A Walk in the Rain
She must have been 6 years old, this beautiful brown haired, freckled-faced Image of innocence. Her Mom looked like someone from the Walton’s or a moment captured by Norman Rockwell. Not that she was old-fashioned. Her brown hair was ear length with enough curl to appear natural. She had on a pair of tan shorts and light blue knit shirt. Her sneakers were white with a blue trim. She looked like a Mom.
It was pouring outside. The kind of rain that gushes over the tops of rain gutters, so much in a hurry to hit the Earth it has no time to flow down the spout. Drains in the nearby parking lot were filled to capacity and some were blocked so that huge puddles made lakes around parked cars.
We all stood there under the awning and just inside the door of the WalMart. We waited, some patiently, others irritated because nature messed up their hurried day.
I am always mesmerized by rain fall. I get lost in the sound and sight of the heavens washing away the dirt and dust of the world. Memories of running, splashing so carefree as a child come pouring in as a welcome reprieve from the worries of my day. Her voice was so sweet as it broke the hypnotic trance we were all caught in. “Mom, let’s run through the rain,” she said.
“What?” Mom asked.
“Let’s run through the rain!” she repeated.
“No, honey. We’ll wait until it slows down a bit,” Mom replied.
This young child waited about another minute and repeated her statement. “Mom. Let’s run through the rain.”
“We’ll get soaked if we do,” Mom said.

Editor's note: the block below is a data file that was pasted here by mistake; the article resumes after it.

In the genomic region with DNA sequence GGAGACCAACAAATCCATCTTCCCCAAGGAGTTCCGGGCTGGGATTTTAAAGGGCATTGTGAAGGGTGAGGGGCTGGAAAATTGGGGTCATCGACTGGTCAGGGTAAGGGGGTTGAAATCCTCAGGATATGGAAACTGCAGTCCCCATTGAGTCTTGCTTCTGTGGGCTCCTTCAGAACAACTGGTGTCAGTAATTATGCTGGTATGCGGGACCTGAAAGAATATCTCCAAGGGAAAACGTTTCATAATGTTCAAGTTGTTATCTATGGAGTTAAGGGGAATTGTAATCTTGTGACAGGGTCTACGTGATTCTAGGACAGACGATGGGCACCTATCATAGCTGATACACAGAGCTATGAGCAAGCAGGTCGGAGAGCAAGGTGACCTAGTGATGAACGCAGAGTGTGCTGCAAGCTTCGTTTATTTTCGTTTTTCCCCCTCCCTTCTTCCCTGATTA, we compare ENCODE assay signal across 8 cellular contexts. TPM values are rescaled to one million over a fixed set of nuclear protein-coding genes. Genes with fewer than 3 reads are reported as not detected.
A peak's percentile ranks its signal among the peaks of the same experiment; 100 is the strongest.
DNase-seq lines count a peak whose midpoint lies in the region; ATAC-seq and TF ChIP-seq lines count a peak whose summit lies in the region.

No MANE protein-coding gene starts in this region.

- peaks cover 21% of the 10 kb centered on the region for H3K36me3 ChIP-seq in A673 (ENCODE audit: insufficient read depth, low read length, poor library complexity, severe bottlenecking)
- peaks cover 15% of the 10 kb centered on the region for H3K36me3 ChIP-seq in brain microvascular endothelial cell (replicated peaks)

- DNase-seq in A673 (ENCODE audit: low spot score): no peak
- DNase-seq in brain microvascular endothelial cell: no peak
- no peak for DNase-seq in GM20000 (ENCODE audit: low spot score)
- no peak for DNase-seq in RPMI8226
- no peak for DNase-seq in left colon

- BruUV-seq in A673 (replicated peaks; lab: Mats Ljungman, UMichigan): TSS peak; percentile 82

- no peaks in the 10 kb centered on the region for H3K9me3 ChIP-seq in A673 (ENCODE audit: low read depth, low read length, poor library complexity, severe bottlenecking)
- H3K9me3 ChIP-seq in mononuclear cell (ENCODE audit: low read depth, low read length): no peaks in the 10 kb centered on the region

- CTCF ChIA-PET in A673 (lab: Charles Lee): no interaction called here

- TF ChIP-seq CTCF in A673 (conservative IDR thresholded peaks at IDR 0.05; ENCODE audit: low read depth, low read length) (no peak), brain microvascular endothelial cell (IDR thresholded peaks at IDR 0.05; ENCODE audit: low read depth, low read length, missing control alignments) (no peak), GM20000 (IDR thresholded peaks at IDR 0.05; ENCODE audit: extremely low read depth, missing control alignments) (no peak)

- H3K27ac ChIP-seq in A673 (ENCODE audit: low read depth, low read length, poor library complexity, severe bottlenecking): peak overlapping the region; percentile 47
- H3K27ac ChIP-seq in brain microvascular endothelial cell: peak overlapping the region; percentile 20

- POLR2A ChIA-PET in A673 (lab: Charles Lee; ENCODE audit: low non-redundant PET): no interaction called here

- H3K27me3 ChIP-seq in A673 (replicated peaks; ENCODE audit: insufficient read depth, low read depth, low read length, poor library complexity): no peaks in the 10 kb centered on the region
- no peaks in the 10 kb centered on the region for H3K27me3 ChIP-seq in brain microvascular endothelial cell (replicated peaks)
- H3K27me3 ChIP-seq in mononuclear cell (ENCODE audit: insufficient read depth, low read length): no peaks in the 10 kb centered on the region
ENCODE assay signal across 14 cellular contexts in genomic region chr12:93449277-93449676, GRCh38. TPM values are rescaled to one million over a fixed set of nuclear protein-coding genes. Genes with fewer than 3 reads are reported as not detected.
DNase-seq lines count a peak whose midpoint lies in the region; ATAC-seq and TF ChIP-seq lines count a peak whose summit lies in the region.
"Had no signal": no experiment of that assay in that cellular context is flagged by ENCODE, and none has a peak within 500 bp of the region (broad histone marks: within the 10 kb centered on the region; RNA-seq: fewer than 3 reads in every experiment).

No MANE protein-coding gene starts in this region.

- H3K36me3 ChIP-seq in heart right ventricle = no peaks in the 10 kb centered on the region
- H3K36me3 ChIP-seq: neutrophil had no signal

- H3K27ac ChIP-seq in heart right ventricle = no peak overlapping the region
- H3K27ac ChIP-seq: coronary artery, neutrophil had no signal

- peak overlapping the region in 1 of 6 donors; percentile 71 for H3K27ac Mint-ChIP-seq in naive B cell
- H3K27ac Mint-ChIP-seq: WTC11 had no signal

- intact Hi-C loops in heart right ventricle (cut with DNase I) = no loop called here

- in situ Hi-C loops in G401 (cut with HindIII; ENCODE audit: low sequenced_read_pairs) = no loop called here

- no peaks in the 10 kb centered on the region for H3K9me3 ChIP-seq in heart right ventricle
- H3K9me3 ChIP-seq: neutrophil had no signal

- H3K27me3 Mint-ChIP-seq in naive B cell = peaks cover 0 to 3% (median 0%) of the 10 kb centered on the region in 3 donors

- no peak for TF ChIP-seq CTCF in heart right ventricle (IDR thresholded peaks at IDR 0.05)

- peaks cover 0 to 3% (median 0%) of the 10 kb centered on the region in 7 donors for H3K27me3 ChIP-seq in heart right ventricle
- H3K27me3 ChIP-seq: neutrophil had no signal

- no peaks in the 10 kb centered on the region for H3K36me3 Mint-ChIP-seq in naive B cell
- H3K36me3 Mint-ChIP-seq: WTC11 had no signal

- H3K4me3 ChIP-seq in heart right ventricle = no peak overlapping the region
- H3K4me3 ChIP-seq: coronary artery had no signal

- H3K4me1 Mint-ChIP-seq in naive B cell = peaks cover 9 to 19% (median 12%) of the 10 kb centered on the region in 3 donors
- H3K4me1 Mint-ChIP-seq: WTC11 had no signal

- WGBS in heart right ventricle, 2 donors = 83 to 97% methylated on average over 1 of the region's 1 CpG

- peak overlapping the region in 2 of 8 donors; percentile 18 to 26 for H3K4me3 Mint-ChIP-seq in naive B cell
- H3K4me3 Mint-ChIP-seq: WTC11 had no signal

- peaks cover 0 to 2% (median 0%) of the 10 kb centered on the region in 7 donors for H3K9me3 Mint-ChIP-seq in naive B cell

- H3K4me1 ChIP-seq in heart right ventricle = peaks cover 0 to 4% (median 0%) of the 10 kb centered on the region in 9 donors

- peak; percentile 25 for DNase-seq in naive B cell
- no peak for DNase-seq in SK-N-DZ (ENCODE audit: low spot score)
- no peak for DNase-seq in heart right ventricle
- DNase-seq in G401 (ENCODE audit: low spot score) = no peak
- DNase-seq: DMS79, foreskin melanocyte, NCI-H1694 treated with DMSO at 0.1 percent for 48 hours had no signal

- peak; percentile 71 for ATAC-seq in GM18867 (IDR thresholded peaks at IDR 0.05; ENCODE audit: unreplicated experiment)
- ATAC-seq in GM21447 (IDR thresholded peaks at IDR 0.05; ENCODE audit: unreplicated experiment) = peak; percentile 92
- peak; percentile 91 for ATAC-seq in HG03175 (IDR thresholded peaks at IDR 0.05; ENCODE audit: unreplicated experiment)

“No, we won’t, Mom. That’s not what you said this morning,” the young girl said as she tugged at her Mom’s arm.
“This morning? When did I say we could run through the rain and not get wet?”
“Don’t you remember? When you were talking to Daddy about his cancer, you said, “If God can get us through this, He can get us through anything!”
The entire crowd stopped dead silent. I swear you couldn’t hear anything but the rain. We all stood silently. No one came or left in the next few minutes. Mom paused and thought for a moment about what she would say.
Now some would laugh it off and scold her for being silly. Some might even ignore what was said. But this was a moment of affirmation in a young child’s life. A time when innocent trust can be nurtured so that it will bloom into faith.
“Honey, you are absolutely right. Let’s run through the rain. If God lets us get wet, well maybe we just needed washing,” Mom said. Then off they ran.
We all stood watching, smiling and laughing as they darted past the cars and yes through the puddles. They held their shopping bags over their heads just in case. They got soaked. But they were followed by a few believers who screamed and laughed like children all the way to their cars. Perhaps inspired by their faith and trust. I want to believe that somewhere down the road in life, Mom will find herself reflecting back on moments they spent together, captured like pictures in the scrapbook of her cherished memories.
Maybe when she watches proudly as her daughter graduates. Or as her Daddy walks her down the aisle on her wedding day. She will laugh again. Her heart will beat a little faster. Her smile will tell the world they love each other.
But only two people will share that precious moment when they ran through the rain believing that God would get them through. And Yes, I did. I ran. I got wet. I needed washing.
To everything there is a season and a time to every purpose under the heaven.” Ecclesiastes 3:1